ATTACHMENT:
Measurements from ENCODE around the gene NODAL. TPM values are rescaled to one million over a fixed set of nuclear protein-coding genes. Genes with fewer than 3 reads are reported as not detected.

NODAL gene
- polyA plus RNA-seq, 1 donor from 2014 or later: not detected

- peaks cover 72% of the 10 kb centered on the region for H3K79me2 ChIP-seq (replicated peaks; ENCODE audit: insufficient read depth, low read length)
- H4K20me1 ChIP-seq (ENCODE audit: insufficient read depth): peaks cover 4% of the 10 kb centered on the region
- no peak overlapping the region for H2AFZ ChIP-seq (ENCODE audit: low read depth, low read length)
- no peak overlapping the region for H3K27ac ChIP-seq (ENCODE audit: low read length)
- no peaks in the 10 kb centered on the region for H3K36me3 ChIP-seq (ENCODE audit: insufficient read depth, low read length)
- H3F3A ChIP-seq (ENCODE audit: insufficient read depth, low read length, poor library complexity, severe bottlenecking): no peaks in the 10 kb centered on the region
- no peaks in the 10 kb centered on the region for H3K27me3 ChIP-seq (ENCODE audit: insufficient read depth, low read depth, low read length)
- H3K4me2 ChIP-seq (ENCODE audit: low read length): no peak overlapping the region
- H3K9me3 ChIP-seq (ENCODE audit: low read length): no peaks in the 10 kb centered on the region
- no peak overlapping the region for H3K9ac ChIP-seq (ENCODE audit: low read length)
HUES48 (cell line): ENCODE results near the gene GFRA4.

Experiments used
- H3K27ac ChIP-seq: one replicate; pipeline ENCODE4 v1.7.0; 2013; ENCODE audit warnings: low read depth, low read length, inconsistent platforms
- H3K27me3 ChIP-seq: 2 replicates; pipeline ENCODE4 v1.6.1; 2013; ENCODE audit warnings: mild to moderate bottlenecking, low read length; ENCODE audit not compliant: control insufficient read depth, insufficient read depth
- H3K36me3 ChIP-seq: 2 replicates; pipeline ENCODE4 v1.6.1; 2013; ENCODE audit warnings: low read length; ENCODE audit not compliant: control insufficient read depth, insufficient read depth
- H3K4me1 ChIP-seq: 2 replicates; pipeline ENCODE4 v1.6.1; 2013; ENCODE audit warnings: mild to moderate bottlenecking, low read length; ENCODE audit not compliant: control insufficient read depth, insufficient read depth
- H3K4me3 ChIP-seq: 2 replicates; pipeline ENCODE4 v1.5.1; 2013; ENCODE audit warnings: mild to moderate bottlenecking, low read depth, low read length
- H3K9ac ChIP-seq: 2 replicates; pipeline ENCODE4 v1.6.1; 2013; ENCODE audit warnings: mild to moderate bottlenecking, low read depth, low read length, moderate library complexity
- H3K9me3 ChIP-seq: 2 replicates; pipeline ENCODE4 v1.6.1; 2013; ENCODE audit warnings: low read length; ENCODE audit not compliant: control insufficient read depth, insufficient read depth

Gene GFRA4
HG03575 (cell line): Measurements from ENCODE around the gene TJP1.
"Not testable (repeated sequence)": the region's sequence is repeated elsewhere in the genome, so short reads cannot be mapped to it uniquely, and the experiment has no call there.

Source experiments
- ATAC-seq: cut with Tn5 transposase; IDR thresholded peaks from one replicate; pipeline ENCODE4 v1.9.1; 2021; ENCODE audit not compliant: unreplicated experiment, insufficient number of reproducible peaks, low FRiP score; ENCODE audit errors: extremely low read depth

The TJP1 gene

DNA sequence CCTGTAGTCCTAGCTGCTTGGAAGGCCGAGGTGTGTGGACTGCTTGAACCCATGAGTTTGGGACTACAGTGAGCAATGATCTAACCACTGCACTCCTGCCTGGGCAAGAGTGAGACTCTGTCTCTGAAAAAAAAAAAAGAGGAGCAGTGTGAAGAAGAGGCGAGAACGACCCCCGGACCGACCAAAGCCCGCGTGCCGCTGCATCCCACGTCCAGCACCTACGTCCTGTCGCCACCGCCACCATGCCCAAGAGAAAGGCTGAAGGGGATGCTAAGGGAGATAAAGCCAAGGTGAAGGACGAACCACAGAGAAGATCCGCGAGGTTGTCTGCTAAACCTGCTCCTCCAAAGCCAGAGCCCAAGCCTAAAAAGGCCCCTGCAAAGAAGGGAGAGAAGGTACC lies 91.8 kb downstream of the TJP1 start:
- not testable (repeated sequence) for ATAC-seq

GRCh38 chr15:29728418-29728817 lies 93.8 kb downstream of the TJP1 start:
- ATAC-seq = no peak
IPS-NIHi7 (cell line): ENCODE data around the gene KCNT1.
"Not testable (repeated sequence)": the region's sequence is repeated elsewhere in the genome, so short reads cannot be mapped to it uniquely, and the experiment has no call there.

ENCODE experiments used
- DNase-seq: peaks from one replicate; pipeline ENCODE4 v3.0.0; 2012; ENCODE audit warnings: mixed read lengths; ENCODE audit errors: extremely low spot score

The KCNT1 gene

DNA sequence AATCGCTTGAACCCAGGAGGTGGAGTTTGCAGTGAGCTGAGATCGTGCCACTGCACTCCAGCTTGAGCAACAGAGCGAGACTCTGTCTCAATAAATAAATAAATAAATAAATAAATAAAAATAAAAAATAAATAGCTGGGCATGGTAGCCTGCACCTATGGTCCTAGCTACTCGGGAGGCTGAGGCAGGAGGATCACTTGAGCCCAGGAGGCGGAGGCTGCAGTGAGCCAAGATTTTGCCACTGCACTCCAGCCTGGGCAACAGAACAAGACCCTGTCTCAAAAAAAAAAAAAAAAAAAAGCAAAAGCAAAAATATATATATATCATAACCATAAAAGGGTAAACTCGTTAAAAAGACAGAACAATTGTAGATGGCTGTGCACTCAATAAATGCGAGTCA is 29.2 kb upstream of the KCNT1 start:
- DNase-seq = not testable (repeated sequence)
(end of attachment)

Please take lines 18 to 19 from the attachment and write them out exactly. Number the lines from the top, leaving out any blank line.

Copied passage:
- H3K36me3 ChIP-seq: 2 replicates; pipeline ENCODE4 v1.6.1; 2013; ENCODE audit warnings: low read length; ENCODE audit not compliant: control insufficient read depth, insufficient read depth
- H3K4me1 ChIP-seq: 2 replicates; pipeline ENCODE4 v1.6.1; 2013; ENCODE audit warnings: mild to moderate bottlenecking, low read length; ENCODE audit not compliant: control insufficient read depth, insufficient read depth